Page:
215

I'm trying to pass a URL as a url parameter in php but when I try to get this parameter I get nothing

I'm using the following url form:

http://localhost/dispatch.php?link=www.google.com

I'm trying to get it through:

$_GET['link'];

But nothing returned. What is the problem?

7
  • 16
    Show your full code
    – Pekka
    May 4 '11 at 14:17
  • 4
    do var_dump of the $_GET param, it should be there
    – Naftali
    May 4 '11 at 14:18
  • 1
    does $_REQUEST['link'] work? Also keep in mind the index key link is case-sensitive to what's in the url.
    – Dutchie432
    May 4 '11 at 14:18
  • You're not actually trying a $_GET but happening to be posting are you?
    – James
    May 4 '11 at 14:22
  • And what was the solution of this? Having the same problem
    – User
    Mar 26 '12 at 9:58

10 Answers 10

322

$_GET is not a function or language construct—it's just a variable (an array). Try:

<?php
echo $_GET['link'];

In particular, it's a superglobal: a built-in variable that's populated by PHP and is available in all scopes (you can use it from inside a function without the global keyword).

Since the variable might not exist, you could (and should) ensure your code does not trigger notices with:

<?php
if (isset($_GET['link'])) {
    echo $_GET['link'];
} else {
    // Fallback behaviour goes here
}

Alternatively, if you want to skip manual index checks and maybe add further validations you can use the filter extension:

<?php
echo filter_input(INPUT_GET, 'link', FILTER_SANITIZE_URL);

Last but not least, you can use the null coalescing operator (available since PHP/7.0) to handle missing parameters:

echo $_GET['link'] ?? 'Fallback value';
5
  • 14
    If you got nothing with this, like me, than you should know, that 'link' is a name of variable in URL address! So with $_GET['link']; you need to enter URL like this: localhost/?link=test
    – Firzen
    Apr 20 '14 at 12:58
  • I'm using WAMP on localhost and this solution it's not working. http://localhost/station?type=2 echo $_GET['type']; is null May 29 '19 at 21:58
  • Finally I used parse_str(parse_url($actual_link)['query'], $params);. More info stackoverflow.com/a/11480852/4458531 May 30 '19 at 8:29
  • You say "$_GET is not a function or language construct—it's just a variable (an array)" but we do not access values via index, instead you are accessing values via string. Is this more of a dictionary than an array? Oct 26 '19 at 22:53
  • 1
    @ScottyBlades I'm speaking in the context of PHP data structures. In PHP, an array is an ordered list of key/value combinations. That differs from what other languages (e.g. C or JavaScript) call "array". Oct 27 '19 at 12:02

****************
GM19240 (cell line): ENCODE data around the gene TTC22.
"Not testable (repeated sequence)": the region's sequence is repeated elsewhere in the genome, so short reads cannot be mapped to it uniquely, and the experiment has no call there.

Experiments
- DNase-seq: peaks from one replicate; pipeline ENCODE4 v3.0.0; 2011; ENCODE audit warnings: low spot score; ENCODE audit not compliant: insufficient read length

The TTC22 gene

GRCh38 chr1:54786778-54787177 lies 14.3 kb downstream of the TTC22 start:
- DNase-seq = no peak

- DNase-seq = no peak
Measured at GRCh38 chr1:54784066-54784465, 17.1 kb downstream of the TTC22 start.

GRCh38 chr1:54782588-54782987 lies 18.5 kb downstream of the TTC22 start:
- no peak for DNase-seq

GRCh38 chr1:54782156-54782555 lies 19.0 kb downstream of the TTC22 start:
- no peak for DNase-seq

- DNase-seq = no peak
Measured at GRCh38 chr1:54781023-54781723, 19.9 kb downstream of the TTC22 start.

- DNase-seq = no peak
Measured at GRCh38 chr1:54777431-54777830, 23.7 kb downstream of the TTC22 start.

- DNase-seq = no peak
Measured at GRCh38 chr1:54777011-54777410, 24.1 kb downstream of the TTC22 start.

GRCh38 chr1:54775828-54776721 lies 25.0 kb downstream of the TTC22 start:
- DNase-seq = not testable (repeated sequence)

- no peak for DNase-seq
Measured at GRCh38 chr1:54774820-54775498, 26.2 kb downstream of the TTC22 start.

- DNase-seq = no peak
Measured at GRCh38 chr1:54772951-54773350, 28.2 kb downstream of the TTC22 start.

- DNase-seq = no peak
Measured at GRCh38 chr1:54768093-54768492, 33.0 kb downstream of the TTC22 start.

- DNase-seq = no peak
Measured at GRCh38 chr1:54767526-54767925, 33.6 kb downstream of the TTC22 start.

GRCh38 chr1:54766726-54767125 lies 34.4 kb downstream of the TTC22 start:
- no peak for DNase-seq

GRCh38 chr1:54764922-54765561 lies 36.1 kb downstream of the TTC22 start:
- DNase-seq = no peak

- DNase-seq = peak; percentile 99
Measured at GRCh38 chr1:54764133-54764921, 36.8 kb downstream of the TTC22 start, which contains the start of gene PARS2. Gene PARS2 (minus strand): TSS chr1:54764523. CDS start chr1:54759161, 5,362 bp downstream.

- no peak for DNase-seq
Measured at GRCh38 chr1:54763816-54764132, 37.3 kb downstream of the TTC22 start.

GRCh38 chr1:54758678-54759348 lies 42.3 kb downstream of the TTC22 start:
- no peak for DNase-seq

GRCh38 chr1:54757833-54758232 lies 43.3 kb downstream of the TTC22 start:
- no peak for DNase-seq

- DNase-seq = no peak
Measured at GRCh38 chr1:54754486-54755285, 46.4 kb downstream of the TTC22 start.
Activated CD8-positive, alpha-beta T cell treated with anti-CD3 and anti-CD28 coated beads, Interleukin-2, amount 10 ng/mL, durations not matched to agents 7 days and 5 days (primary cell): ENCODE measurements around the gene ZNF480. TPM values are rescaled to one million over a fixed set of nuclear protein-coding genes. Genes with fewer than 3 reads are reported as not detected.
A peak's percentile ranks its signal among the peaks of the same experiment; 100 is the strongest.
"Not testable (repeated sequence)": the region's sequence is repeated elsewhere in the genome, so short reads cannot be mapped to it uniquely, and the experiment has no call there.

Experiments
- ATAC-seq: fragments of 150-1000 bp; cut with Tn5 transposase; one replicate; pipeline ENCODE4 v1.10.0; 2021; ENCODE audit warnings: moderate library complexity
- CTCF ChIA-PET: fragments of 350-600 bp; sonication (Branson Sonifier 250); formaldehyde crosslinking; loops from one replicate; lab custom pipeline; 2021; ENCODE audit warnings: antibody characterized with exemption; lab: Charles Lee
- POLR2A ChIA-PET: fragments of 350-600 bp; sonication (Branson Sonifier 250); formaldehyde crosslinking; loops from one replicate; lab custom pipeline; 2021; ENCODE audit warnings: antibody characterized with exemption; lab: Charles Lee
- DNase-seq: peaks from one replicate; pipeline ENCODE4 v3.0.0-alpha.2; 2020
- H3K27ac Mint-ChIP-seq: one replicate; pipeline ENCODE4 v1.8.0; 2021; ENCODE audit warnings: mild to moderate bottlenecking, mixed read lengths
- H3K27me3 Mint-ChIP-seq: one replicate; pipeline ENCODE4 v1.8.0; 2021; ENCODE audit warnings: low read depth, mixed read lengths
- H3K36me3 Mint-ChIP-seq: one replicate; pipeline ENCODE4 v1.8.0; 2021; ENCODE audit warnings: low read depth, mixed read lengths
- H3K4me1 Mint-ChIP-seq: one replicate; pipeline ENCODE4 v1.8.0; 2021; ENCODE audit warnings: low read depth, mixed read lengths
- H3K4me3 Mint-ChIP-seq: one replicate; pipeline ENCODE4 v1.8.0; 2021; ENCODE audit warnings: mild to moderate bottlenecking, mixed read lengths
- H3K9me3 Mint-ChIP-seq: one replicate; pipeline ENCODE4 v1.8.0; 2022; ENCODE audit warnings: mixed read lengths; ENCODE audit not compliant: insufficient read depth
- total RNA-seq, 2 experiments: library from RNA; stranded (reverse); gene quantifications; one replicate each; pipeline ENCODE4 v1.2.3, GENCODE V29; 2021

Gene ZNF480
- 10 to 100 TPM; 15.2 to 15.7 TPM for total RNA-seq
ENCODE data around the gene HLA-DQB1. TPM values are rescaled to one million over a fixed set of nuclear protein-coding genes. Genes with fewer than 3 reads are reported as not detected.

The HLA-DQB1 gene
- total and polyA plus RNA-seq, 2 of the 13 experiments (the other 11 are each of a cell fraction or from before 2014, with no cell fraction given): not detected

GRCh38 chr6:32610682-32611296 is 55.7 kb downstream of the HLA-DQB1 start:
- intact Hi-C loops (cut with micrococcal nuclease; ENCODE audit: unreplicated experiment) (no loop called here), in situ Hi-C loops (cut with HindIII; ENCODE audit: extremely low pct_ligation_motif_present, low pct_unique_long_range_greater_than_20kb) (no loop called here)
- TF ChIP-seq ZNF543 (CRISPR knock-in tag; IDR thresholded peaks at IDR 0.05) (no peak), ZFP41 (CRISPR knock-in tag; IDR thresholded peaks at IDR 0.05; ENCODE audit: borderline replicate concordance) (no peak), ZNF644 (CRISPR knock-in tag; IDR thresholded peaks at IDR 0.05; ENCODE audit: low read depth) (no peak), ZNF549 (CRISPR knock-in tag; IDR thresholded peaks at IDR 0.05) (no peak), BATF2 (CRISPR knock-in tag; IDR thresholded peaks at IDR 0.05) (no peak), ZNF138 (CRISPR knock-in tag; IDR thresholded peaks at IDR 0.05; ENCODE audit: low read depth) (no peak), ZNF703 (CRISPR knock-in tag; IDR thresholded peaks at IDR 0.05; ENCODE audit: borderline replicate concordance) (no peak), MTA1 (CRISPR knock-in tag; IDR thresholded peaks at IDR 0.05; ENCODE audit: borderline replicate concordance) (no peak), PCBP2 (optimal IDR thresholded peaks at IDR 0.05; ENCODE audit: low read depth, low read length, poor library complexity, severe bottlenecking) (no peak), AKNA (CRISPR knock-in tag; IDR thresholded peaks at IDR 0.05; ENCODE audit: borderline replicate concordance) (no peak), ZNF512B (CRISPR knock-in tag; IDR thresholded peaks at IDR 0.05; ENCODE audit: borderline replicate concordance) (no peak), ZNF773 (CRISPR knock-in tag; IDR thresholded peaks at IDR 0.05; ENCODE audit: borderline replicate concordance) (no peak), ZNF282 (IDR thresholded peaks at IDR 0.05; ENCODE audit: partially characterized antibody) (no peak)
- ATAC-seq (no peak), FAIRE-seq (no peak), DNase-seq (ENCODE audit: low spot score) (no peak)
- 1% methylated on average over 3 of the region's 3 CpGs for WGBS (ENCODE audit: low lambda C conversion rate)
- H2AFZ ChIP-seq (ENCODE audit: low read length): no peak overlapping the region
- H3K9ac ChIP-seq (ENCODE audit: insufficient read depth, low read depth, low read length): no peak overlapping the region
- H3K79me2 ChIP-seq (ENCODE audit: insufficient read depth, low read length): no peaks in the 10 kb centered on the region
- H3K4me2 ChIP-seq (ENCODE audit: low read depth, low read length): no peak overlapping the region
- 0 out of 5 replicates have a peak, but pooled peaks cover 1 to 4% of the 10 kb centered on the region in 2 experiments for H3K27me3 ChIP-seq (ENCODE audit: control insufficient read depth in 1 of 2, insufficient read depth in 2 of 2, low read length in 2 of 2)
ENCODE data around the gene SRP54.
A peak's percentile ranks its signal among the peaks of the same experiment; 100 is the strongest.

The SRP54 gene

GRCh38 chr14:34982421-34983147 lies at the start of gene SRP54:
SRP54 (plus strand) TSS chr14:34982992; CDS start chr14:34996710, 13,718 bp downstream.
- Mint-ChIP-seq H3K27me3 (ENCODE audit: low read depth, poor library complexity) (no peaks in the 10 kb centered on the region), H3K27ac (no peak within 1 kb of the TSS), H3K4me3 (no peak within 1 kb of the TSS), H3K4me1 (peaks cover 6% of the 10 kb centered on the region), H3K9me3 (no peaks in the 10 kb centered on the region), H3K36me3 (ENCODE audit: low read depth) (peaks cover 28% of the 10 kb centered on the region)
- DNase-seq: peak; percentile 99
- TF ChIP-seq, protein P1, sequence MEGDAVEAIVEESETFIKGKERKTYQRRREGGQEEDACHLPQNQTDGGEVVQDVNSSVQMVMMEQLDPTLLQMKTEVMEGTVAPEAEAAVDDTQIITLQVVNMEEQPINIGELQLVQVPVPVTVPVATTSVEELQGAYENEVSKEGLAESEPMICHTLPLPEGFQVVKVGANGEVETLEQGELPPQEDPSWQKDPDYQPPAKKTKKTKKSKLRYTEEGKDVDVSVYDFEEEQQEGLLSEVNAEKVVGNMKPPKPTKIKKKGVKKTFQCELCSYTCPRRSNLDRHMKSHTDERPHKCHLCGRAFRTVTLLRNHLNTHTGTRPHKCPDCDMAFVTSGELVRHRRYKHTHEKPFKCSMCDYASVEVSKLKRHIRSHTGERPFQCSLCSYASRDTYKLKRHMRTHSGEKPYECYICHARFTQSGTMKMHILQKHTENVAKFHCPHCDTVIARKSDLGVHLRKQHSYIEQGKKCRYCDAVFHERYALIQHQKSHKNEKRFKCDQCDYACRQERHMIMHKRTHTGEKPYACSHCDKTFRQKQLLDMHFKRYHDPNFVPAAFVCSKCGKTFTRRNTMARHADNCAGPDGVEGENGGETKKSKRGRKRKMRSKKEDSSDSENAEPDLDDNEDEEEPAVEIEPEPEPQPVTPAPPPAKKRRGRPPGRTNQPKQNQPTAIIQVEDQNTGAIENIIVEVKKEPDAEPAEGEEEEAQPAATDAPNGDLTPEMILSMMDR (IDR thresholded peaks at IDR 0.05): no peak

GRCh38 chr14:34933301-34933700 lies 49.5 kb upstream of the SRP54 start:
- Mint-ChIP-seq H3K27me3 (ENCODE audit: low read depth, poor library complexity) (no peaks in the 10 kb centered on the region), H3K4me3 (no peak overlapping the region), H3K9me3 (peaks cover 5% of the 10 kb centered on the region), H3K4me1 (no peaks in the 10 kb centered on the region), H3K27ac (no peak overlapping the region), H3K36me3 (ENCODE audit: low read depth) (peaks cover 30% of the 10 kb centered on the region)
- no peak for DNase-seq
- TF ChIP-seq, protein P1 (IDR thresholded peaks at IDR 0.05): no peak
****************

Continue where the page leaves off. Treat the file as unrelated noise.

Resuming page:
29

Please post your code,

<?php
    echo $_GET['link'];
?>

or

<?php
    echo $_REQUEST['link'];
?>

do work...

21

Use this:

$parameter = $_SERVER['QUERY_STRING'];
echo $parameter;

Or just use:

$parameter = $_GET['link'];
echo $parameter ;
0
19

To make sure you're always on the safe side, without getting all kinds of unwanted code insertion use FILTERS:

echo filter_input(INPUT_GET,"link",FILTER_SANITIZE_STRING);

More reading on php.net function filter_input, or check out the description of the different filters

1
  • Please note that this filter does not protect against any kind of attacks. This filter will however irreparably damage your data. Do not use it unless you know exactly what you are doing.
    – Dharman
    Apr 20 '21 at 18:10
10

The accepted answer is good. But if you have a scenario like this:

http://www.mydomain.me/index.php?state=California.php#Berkeley

You can treat the named anchor as a query string like this:

http://www.mydomain.me/index.php?state=California.php&city=Berkeley

Then, access it like this:

$Url = $_GET['state']."#".$_GET['city'];
4
$Query_String  = explode("&", explode("?", $_SERVER['REQUEST_URI'])[1] );
var_dump($Query_String)

Array ( [ 0] => link=www.google.com )

3

I was getting nothing for any $_GET["..."] (e.g print_r($_GET) gave an empty array) yet $_SERVER['REQUEST_URI'] showed stuff should be there. In the end it turned out that I was only getting to the web page because my .htaccess was redirecting it there (my 404 handler was the same .php file, and I had made a typo in the browser when testing).

Simply changing the name meant the same php code worked once the 404 redirection wasn't kicking in!

So there are ways $_GET can return nothing even though the php code may be correct.

1

As Alvaro said, $_GET is not a function but an array containing the parameters So you can retrieve one element from that array using

<?php
$link = $_GET['link'];
echo $link;
?>

Expected OP:

www.google.com
0

This is what I done with the problem, and I went a step further and used that parameter to set a cookie, and then redirect to a clean URL.

if (isset ($_GET['referrer'])) {
    $referrer = $_GET['referrer'];

//    check db if refer exists
    $shareLinkTrue = (new queries)->checkNewReferralExists($conn, $referrer);
//    if exists, set cookie
    if ($shareLinkTrue == 1) {
        setcookie('_referrer_link', $referrer, 1,
            isset($params['path']),
            isset($params['domain']),
            isset($params['secure']),
            isset($params['httponly']));

        header('Location: register.php');

    }

}

Works perfect

-1

Whomever gets nothing back, I think he just has to enclose the result in html tags,

Like this:

<html>
<head></head>
<body>
<?php
echo $_GET['link'];
?>
<body>
</html>
1
  • 5
    No, html tags are non necessary. Plain text is rendered by all browsers.
    – MarcoS
    Sep 13 '13 at 15:24

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